Richard Nixon held the office of President of the United States from 1969-1974 and is the only President to have resigned, facing impeachment for the "Watergate" scandal and clear abuse of power. In spite of election promises, Nixon plunged the country into deeper war with Vietnam amidst growing public outcry.
With the help of the heavy-handed J. Edgar Hoover, Director of the Federal Bureau of Investigation for almost fifty years (from 1924 until his death in 1972), the Nixon administration sought to silence some in the anti-war movement. It tried to deport John Lennon and, finding that he had a small charge of marijuana possession filed back in England earlier, used that as a pretext to demand his departure.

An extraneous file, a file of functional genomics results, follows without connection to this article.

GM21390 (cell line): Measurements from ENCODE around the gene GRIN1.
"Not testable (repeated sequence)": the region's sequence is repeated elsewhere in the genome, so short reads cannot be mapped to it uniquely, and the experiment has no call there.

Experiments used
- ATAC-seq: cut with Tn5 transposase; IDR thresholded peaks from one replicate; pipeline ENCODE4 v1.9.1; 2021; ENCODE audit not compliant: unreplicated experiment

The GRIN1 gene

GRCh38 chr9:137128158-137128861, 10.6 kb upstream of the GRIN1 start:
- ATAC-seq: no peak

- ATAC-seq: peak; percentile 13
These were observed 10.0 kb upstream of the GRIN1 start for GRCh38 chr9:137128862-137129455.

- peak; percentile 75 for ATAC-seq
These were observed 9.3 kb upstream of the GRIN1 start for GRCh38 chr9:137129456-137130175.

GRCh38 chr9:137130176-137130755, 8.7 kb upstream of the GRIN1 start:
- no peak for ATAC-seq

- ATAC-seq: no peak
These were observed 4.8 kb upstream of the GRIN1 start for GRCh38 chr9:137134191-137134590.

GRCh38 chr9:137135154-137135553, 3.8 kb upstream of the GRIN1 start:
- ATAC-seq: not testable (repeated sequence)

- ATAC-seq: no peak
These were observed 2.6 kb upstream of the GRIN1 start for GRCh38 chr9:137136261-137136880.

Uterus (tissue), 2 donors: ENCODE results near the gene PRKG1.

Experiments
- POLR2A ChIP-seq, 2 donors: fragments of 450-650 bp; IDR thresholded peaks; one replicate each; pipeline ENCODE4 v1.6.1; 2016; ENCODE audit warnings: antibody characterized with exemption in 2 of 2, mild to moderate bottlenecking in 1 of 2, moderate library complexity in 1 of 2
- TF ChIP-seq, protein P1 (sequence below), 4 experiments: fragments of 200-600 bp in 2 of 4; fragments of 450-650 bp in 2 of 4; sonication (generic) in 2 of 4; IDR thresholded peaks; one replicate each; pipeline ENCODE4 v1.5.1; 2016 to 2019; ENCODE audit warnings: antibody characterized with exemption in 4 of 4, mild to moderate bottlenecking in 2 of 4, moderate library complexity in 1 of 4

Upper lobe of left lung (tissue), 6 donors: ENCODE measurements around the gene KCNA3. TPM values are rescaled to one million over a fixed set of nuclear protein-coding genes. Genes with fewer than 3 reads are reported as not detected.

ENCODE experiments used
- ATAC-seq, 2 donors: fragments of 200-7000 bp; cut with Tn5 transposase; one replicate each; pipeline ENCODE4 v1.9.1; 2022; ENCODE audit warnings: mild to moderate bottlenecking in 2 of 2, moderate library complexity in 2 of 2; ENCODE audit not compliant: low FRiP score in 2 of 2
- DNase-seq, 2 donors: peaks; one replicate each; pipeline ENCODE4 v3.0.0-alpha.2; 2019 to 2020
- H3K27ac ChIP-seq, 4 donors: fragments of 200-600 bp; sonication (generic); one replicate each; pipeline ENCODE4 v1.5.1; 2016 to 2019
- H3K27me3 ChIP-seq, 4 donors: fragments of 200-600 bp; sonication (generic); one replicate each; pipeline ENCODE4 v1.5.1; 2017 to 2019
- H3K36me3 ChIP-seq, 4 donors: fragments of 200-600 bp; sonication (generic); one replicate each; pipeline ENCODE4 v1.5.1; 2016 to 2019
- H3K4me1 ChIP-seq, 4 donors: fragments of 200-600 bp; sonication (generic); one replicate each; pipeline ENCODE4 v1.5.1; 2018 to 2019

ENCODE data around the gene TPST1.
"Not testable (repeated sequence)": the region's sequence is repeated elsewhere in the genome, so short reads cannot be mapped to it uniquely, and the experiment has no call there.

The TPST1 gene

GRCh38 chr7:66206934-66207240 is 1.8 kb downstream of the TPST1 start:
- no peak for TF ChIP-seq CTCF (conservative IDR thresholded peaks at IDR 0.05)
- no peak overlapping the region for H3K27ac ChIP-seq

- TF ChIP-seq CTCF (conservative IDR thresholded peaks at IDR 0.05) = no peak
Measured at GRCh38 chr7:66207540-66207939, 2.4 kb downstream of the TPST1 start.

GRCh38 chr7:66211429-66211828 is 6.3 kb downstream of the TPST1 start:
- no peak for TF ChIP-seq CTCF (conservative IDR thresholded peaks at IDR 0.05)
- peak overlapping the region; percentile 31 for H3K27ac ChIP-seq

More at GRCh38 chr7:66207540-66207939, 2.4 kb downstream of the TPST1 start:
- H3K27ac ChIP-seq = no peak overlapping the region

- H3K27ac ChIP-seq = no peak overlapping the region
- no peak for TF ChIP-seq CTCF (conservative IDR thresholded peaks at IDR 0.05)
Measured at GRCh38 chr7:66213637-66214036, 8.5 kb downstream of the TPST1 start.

Eventually, Lennon's lawyer countersued and proved that the Nixon administration has conspired against him, with people from the very top of the government involved. Lennon won and was granted permanent immigration status to allow him to stay in New York, the city he loved. Unfortunately, in 1980, John Lennon was gunned down outside of his New York apartment by a deluded fan.
"The U.S. vs. John Lennon" is a moving film about a person larger than reality as if being a prolific and well-recognized songwriter weren't enough, he was a singer, guitarist, author, and political leader who embodied nonviolence and peace, influenced by Gandhi and he was very influential in each of these areas. Many would say that Lennon was one of the key spokespersons of the generation that came of age in the 1960s, and offered a vision of a world united by zest for living together and not divided by petty differences. It is also a film about how unchecked power can try to wield unfair influence in attacking its perceived enemies.